Pro bono pressure
My comments on complaints and the pressures of regulation seem to have hit the mark. Thank you for your responses. Strangely no one has written to say ‘let's have more regulation, audits, and KPIs’ or ‘let's make the complaints regime more onerous for us’. I don’t think that is because solicitors want to lower standards but simply because we are struggling. For years those of us on the high street have had to do better and better work for less and less money.
I have, though, thought of an idea to make money. Fine everyone £1 every time they say the words ‘pro bono’. If you think that is fanciful - my first idea was that everyone who says the words ‘pro bono’ should be boiled in their own juices and have a notice attached to them. I have no problems about large firms that can afford it having pro bono departments, and I genuinely admire people who give up time to help others. I have nothing against it in principle. All firms do work for nothing and have always done so and long may it continue.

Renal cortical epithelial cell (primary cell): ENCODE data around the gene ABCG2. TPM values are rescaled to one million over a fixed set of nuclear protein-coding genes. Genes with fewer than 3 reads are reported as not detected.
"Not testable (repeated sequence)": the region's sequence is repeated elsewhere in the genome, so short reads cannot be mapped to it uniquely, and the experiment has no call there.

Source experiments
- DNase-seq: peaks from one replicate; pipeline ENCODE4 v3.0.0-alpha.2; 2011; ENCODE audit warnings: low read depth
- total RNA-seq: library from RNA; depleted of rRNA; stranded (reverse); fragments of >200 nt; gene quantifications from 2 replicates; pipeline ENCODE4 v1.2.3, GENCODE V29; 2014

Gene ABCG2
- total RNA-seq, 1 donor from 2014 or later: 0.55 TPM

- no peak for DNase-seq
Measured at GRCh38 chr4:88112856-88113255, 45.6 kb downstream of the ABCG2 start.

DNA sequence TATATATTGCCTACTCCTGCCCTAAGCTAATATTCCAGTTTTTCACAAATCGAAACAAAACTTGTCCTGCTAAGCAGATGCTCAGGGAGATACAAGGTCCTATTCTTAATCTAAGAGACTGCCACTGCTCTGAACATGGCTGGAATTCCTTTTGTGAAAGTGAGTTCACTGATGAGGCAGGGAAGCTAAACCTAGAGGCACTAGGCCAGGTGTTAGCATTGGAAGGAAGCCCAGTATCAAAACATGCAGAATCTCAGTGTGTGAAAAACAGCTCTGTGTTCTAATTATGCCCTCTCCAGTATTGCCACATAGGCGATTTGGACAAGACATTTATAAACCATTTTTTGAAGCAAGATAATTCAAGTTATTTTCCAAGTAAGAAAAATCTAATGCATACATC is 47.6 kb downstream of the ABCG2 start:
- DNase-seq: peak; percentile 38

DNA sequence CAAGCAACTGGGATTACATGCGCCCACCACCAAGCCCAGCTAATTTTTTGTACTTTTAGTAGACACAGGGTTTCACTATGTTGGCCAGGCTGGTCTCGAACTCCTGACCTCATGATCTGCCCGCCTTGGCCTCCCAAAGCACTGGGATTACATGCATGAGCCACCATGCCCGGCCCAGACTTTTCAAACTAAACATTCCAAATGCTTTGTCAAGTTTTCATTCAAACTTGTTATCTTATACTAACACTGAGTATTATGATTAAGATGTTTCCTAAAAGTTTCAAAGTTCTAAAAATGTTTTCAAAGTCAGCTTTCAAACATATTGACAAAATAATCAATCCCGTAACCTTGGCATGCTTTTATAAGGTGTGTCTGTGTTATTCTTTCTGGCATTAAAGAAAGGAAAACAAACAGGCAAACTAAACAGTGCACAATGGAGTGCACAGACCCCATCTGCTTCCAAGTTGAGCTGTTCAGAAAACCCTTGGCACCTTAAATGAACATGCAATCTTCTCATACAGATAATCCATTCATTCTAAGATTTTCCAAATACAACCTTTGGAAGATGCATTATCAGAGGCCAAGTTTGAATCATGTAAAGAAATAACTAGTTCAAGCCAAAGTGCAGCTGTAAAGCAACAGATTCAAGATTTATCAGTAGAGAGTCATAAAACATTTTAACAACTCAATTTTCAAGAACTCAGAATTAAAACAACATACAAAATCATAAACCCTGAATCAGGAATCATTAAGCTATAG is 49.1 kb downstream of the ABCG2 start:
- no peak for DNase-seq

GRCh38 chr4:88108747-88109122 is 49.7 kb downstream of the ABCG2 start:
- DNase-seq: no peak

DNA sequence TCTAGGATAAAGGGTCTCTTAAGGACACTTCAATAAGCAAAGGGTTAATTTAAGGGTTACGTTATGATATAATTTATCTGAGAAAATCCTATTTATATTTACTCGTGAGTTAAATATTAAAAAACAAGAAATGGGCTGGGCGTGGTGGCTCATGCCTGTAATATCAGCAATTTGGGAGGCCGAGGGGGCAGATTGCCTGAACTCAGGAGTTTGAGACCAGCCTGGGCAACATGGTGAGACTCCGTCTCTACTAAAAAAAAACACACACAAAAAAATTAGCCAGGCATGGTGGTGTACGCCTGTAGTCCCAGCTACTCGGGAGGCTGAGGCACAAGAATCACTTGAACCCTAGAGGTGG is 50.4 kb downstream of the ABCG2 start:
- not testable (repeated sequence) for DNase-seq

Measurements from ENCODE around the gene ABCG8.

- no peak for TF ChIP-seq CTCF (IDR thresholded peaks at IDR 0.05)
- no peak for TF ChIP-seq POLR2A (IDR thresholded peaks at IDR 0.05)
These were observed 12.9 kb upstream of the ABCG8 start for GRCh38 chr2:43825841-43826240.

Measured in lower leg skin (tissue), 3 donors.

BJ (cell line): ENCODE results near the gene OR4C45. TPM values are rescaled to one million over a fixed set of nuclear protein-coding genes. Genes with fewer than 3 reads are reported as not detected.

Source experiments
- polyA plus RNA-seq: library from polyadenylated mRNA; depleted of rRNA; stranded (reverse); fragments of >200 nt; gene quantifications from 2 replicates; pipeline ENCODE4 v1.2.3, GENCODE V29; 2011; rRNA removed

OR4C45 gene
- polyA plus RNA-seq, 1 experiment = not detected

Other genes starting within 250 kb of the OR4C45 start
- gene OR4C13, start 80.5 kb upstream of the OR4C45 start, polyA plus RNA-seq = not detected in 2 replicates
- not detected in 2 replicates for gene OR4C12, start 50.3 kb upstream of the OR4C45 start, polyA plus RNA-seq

It is the idea that it is regulated and forced on us that concerns me. Presumably we will all have to keep logs of what pro bono we have done, why, who for, the backgrounds of the recipients and provide examples, and have a written policy which is reviewed every six months. Even worse is the idea that it is the saviour. All that it really does is perpetuate the notion that we are all rich.
There, I owe myself £4 (£5 including the headline).
David Pickup is a partner at Aylesbury-based Pickup & Scott